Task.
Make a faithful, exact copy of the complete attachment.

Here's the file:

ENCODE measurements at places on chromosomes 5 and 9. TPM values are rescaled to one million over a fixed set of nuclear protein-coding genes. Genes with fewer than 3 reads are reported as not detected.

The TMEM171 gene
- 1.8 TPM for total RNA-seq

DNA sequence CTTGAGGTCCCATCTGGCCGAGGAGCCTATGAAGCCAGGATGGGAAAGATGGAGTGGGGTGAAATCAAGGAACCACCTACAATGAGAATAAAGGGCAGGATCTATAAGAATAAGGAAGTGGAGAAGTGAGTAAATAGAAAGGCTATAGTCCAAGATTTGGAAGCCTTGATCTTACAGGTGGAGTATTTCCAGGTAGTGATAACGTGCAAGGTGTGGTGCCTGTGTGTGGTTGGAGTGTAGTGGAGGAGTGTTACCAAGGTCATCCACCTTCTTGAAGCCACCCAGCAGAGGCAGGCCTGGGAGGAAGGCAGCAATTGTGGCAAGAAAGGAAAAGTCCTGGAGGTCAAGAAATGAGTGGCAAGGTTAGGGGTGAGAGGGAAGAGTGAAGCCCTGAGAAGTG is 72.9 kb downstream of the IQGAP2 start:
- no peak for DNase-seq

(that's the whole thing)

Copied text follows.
ENCODE measurements at places on chromosomes 5 and 9. TPM values are rescaled to one million over a fixed set of nuclear protein-coding genes. Genes with fewer than 3 reads are reported as not detected.

The TMEM171 gene
- 1.8 TPM for total RNA-seq

DNA sequence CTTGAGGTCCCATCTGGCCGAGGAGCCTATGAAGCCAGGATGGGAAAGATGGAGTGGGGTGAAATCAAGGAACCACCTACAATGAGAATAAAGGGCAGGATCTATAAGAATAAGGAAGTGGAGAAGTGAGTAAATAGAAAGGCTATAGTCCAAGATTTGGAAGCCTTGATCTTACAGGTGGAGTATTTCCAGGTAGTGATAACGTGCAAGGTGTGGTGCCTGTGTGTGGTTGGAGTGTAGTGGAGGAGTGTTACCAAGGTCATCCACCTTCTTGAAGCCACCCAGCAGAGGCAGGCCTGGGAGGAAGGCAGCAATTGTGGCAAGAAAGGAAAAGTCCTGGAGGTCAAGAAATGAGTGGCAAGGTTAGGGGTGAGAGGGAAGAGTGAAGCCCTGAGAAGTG is 72.9 kb downstream of the IQGAP2 start:
- no peak for DNase-seq